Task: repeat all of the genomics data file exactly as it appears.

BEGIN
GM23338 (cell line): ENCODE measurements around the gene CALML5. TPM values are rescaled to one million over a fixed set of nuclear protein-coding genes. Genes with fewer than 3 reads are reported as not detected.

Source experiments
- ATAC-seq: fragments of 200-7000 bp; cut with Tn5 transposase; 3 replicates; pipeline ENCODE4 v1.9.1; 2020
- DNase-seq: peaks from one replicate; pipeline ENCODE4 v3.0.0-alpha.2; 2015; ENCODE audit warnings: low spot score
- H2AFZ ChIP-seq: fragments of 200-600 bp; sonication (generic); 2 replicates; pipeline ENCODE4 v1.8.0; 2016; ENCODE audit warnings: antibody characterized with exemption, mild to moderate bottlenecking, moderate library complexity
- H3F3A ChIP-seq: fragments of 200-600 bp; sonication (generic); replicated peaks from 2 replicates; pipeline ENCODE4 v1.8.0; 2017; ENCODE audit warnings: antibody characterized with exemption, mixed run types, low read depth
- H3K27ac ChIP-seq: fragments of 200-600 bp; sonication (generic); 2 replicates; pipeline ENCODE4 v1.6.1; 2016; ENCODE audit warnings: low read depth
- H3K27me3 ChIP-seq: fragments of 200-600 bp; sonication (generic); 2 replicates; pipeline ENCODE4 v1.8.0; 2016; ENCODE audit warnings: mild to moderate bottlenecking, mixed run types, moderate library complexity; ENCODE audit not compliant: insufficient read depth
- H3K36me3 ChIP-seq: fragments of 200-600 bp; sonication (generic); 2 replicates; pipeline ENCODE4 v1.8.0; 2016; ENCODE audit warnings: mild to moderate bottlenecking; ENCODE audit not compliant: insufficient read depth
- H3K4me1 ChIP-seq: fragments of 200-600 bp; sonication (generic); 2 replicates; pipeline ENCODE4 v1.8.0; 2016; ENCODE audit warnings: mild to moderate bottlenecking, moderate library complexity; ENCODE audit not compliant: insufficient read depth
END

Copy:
GM23338 (cell line): ENCODE measurements around the gene CALML5. TPM values are rescaled to one million over a fixed set of nuclear protein-coding genes. Genes with fewer than 3 reads are reported as not detected.

Source experiments
- ATAC-seq: fragments of 200-7000 bp; cut with Tn5 transposase; 3 replicates; pipeline ENCODE4 v1.9.1; 2020
- DNase-seq: peaks from one replicate; pipeline ENCODE4 v3.0.0-alpha.2; 2015; ENCODE audit warnings: low spot score
- H2AFZ ChIP-seq: fragments of 200-600 bp; sonication (generic); 2 replicates; pipeline ENCODE4 v1.8.0; 2016; ENCODE audit warnings: antibody characterized with exemption, mild to moderate bottlenecking, moderate library complexity
- H3F3A ChIP-seq: fragments of 200-600 bp; sonication (generic); replicated peaks from 2 replicates; pipeline ENCODE4 v1.8.0; 2017; ENCODE audit warnings: antibody characterized with exemption, mixed run types, low read depth
- H3K27ac ChIP-seq: fragments of 200-600 bp; sonication (generic); 2 replicates; pipeline ENCODE4 v1.6.1; 2016; ENCODE audit warnings: low read depth
- H3K27me3 ChIP-seq: fragments of 200-600 bp; sonication (generic); 2 replicates; pipeline ENCODE4 v1.8.0; 2016; ENCODE audit warnings: mild to moderate bottlenecking, mixed run types, moderate library complexity; ENCODE audit not compliant: insufficient read depth
- H3K36me3 ChIP-seq: fragments of 200-600 bp; sonication (generic); 2 replicates; pipeline ENCODE4 v1.8.0; 2016; ENCODE audit warnings: mild to moderate bottlenecking; ENCODE audit not compliant: insufficient read depth
- H3K4me1 ChIP-seq: fragments of 200-600 bp; sonication (generic); 2 replicates; pipeline ENCODE4 v1.8.0; 2016; ENCODE audit warnings: mild to moderate bottlenecking, moderate library complexity; ENCODE audit not compliant: insufficient read depth